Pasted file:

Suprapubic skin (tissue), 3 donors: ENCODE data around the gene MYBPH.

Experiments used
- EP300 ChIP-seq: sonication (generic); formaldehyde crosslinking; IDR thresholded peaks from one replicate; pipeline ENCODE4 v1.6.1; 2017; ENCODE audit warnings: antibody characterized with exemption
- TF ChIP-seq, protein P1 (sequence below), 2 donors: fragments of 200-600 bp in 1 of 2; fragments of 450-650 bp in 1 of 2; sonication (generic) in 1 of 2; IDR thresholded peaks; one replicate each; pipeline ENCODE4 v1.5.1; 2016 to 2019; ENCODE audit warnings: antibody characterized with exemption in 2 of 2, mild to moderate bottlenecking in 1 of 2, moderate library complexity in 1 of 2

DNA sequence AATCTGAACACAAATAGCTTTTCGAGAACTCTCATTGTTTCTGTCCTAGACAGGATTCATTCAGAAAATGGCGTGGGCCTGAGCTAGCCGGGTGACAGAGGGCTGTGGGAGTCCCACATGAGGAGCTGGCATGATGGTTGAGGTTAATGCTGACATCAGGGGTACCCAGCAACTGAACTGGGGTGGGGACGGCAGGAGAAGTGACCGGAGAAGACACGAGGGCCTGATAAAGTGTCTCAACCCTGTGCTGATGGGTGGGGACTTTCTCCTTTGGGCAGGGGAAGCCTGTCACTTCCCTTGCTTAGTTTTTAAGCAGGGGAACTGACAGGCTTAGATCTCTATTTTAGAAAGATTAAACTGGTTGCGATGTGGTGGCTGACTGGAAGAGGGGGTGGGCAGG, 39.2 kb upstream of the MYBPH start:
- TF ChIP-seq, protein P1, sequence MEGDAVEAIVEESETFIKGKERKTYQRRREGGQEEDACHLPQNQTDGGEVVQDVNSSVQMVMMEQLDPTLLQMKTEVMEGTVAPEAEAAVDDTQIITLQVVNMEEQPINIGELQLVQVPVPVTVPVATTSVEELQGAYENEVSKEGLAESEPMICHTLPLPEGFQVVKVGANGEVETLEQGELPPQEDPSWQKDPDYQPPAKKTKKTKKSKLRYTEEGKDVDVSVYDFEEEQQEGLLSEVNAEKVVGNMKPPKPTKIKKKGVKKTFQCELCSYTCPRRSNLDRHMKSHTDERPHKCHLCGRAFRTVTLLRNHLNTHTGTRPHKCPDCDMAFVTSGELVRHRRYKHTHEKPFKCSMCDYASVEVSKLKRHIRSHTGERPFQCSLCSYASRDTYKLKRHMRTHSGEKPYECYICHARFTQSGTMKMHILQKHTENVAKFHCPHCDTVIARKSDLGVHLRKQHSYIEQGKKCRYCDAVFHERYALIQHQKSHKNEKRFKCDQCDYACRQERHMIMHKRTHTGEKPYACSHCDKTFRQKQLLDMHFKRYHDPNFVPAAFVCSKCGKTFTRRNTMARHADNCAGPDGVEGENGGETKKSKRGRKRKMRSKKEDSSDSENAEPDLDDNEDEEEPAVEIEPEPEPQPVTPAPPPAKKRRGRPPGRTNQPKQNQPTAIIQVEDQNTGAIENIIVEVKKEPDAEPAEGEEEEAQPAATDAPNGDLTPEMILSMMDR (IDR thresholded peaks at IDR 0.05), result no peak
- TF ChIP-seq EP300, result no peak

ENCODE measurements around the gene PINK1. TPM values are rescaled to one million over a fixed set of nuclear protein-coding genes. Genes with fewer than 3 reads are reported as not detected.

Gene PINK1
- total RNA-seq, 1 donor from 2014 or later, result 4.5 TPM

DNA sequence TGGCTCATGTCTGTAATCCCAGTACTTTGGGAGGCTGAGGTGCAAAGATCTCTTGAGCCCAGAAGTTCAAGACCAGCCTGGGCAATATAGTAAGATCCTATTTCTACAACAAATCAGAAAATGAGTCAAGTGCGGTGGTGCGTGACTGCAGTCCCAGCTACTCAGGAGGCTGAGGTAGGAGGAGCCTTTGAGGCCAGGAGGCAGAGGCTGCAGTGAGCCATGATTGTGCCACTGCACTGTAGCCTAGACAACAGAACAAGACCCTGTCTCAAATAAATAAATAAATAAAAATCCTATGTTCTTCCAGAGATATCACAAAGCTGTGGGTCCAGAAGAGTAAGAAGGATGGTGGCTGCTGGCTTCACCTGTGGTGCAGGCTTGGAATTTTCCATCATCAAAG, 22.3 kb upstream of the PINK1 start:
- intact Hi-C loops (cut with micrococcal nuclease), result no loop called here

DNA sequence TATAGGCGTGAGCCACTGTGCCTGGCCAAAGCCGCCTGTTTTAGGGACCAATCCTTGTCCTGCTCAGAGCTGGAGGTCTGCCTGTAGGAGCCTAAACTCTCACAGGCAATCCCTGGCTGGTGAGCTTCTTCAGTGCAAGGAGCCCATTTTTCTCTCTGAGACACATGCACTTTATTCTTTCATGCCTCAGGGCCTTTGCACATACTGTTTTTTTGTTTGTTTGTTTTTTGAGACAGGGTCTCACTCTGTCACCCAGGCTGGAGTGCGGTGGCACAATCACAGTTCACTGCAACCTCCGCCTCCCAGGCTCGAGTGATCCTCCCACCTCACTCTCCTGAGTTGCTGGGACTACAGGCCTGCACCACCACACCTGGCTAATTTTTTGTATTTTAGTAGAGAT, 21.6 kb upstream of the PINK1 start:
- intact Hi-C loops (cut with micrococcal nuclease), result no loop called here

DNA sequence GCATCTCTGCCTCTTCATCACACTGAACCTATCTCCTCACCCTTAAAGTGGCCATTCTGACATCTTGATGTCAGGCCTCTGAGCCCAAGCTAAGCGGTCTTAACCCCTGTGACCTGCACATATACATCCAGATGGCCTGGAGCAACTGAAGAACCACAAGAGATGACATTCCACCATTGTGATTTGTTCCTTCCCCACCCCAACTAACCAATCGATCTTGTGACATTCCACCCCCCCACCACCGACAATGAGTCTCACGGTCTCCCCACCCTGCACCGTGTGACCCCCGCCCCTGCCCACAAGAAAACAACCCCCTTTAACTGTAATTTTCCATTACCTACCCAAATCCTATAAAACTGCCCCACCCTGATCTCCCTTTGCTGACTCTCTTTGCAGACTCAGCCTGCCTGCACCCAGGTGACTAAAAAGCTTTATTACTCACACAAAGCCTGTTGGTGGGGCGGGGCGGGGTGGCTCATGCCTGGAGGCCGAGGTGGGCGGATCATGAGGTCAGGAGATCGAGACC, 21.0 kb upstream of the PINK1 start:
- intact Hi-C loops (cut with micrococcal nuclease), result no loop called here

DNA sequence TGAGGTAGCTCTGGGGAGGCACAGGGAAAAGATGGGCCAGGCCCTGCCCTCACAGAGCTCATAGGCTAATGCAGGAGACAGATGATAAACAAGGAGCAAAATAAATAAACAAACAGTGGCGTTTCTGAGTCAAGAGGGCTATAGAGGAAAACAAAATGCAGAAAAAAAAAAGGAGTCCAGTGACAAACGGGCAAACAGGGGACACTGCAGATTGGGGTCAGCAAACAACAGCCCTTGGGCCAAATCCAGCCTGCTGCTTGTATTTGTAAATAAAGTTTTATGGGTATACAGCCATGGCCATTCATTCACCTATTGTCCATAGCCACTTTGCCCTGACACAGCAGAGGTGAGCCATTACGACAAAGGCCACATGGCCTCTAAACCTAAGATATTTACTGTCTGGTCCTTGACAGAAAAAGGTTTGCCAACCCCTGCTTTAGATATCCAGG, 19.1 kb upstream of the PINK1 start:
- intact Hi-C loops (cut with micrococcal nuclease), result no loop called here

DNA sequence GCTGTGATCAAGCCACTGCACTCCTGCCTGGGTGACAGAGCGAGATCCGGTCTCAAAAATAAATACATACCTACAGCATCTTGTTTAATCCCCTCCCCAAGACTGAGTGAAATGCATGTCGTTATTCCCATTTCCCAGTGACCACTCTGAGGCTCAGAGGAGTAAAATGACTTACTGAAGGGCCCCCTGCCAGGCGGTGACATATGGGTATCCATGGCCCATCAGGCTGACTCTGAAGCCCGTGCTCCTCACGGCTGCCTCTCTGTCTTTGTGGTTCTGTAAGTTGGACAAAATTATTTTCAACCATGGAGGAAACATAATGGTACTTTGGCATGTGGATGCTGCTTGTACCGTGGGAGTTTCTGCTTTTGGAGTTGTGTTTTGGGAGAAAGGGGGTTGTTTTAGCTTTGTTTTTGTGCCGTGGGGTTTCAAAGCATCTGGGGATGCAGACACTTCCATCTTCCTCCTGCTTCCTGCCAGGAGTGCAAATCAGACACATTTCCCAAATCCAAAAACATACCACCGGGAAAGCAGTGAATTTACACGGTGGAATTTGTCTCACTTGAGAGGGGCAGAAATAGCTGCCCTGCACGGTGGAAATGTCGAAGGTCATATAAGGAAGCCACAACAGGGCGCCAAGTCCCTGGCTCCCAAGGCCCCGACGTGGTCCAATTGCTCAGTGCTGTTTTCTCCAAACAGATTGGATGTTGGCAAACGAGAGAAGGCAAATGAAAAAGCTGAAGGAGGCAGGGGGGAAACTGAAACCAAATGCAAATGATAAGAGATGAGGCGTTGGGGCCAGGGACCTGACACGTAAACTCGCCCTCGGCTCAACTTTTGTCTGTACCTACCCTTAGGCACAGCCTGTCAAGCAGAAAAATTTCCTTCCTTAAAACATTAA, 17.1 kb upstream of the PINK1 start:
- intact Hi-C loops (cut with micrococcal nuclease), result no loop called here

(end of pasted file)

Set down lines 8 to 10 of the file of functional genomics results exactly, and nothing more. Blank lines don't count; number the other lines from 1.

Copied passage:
ENCODE measurements around the gene PINK1. TPM values are rescaled to one million over a fixed set of nuclear protein-coding genes. Genes with fewer than 3 reads are reported as not detected.

Gene PINK1
- total RNA-seq, 1 donor from 2014 or later, result 4.5 TPM